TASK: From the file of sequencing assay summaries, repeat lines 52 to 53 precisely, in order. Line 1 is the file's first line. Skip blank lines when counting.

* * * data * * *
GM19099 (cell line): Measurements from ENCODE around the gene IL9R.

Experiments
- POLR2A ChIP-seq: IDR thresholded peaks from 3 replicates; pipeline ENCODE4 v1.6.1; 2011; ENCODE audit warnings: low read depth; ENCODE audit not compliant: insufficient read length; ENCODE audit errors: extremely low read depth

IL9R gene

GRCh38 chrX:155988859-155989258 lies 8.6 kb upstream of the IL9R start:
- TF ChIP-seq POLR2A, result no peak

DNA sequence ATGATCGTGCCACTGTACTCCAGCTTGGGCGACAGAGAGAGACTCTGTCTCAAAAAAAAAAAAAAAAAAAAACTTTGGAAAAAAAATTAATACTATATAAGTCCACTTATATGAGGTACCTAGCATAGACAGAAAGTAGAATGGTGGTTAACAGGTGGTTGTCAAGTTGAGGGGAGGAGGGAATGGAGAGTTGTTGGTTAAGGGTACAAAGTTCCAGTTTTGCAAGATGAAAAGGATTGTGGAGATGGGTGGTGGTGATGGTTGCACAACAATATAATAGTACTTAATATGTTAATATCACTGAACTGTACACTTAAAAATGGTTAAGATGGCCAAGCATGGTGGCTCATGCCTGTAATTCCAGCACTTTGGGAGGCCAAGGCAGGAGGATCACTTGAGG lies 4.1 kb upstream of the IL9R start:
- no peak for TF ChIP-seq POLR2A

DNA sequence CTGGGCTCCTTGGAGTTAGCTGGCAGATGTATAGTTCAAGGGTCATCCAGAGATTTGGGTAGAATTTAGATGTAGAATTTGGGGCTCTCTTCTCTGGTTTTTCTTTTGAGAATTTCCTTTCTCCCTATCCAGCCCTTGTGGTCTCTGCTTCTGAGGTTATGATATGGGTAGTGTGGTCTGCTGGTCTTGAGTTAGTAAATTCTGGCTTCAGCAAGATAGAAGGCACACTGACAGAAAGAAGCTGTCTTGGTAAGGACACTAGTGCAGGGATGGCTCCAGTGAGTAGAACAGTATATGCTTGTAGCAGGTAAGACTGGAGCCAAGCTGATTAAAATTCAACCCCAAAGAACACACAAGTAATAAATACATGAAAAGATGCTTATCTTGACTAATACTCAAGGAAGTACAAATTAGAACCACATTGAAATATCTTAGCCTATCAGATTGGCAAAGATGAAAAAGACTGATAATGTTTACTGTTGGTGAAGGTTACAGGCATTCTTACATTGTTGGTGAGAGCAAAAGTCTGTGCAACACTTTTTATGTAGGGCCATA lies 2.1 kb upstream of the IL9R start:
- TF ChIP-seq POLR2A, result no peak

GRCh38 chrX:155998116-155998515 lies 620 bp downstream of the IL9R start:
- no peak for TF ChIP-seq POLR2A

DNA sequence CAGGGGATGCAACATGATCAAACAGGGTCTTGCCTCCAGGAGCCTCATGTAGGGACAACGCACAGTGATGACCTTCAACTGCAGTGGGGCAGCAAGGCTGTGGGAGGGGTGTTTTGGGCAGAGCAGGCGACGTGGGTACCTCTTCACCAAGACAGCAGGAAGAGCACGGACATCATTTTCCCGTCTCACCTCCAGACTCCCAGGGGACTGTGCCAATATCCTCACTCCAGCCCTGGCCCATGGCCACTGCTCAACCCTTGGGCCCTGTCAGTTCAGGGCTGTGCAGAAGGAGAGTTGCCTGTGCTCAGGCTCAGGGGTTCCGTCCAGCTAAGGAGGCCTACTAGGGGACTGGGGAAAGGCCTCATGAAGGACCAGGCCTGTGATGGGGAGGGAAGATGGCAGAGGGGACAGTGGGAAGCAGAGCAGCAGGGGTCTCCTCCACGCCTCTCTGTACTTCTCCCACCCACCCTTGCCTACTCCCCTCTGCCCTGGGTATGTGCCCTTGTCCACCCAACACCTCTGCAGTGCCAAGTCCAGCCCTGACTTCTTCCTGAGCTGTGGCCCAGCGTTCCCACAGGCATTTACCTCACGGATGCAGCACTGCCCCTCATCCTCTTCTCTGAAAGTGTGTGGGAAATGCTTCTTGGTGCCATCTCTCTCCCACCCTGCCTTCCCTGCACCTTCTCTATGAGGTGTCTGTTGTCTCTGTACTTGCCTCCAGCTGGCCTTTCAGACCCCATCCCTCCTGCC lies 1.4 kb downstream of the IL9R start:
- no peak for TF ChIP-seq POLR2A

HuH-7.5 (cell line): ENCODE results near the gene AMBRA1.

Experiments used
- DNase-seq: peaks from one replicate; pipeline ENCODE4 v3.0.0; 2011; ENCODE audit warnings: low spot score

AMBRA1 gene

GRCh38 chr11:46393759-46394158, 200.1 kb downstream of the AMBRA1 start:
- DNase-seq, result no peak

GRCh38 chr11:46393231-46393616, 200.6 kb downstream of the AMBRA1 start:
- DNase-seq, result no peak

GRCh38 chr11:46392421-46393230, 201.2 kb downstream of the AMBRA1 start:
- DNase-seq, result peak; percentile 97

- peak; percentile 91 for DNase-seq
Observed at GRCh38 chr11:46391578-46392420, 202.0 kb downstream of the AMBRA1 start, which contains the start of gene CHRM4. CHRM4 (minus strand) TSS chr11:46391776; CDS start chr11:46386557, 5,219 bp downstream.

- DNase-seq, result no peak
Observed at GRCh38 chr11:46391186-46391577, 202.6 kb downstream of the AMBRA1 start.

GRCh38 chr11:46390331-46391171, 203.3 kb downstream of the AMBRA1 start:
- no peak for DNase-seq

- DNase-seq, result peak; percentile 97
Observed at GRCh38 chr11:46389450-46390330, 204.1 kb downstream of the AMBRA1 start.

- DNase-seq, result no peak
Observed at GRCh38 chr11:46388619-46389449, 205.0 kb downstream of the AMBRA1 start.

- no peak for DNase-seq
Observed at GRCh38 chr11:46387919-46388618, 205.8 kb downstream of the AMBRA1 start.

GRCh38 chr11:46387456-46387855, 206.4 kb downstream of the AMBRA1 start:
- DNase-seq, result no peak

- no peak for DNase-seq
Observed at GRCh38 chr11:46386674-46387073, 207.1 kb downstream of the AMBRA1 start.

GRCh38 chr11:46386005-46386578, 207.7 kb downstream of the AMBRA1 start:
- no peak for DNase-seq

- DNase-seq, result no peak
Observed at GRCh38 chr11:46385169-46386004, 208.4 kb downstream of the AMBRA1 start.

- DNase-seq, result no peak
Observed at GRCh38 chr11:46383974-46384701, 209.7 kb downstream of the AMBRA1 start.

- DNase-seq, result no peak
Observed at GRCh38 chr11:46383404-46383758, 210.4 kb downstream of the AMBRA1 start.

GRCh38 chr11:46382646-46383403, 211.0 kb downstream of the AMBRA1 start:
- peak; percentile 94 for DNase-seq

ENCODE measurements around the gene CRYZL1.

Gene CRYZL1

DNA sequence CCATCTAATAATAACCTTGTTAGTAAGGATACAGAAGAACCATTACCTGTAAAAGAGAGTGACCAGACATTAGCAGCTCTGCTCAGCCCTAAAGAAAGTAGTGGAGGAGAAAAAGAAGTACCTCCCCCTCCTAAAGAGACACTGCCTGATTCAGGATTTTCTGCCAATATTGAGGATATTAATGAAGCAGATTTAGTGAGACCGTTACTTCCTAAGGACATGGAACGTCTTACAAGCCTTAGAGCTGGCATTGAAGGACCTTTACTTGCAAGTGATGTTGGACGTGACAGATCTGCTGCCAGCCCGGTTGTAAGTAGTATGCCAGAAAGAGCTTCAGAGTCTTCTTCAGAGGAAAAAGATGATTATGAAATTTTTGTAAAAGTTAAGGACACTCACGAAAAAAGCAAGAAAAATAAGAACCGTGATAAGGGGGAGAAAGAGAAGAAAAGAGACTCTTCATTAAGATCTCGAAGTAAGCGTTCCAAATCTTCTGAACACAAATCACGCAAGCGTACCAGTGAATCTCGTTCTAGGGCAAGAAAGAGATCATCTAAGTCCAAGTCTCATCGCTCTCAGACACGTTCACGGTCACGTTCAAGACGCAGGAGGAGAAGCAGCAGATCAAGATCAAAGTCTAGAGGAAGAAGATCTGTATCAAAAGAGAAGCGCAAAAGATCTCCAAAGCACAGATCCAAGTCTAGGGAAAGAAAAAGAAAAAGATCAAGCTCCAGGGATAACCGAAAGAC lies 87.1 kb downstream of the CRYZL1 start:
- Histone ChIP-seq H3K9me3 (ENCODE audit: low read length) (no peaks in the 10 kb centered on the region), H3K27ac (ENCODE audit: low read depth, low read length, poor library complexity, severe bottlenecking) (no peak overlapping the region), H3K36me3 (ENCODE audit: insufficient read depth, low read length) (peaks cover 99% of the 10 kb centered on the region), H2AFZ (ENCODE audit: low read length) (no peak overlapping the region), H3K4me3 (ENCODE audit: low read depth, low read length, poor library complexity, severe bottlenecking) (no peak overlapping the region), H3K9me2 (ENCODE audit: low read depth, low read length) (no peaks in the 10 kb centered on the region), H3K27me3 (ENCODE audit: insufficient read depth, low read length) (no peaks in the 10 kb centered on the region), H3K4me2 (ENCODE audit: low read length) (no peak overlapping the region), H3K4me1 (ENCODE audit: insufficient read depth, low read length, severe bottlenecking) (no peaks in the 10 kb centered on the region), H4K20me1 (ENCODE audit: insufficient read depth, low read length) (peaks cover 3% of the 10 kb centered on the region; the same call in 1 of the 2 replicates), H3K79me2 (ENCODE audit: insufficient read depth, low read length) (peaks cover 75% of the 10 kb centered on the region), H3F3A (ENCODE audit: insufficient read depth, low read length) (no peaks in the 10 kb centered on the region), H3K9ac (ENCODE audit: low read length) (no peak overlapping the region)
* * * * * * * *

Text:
Gene CRYZL1

DNA sequence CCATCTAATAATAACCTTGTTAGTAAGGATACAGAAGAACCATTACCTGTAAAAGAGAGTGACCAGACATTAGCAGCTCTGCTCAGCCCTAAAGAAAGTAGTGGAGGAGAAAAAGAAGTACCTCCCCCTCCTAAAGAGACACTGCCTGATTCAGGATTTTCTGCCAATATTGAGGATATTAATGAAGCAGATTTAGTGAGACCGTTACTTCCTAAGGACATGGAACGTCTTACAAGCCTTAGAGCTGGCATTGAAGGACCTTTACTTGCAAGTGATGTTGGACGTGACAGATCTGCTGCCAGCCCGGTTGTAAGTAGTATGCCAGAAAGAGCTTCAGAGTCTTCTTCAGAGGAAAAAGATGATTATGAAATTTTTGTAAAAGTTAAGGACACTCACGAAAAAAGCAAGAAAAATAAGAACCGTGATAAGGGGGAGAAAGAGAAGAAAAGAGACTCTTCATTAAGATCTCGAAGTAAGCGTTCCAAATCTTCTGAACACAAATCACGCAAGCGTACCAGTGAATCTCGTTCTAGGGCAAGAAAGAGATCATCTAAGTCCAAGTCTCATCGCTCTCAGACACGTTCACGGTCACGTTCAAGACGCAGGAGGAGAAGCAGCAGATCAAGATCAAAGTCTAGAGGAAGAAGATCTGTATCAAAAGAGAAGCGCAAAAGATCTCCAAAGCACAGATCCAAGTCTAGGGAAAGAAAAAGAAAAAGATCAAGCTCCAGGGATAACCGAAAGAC lies 87.1 kb downstream of the CRYZL1 start: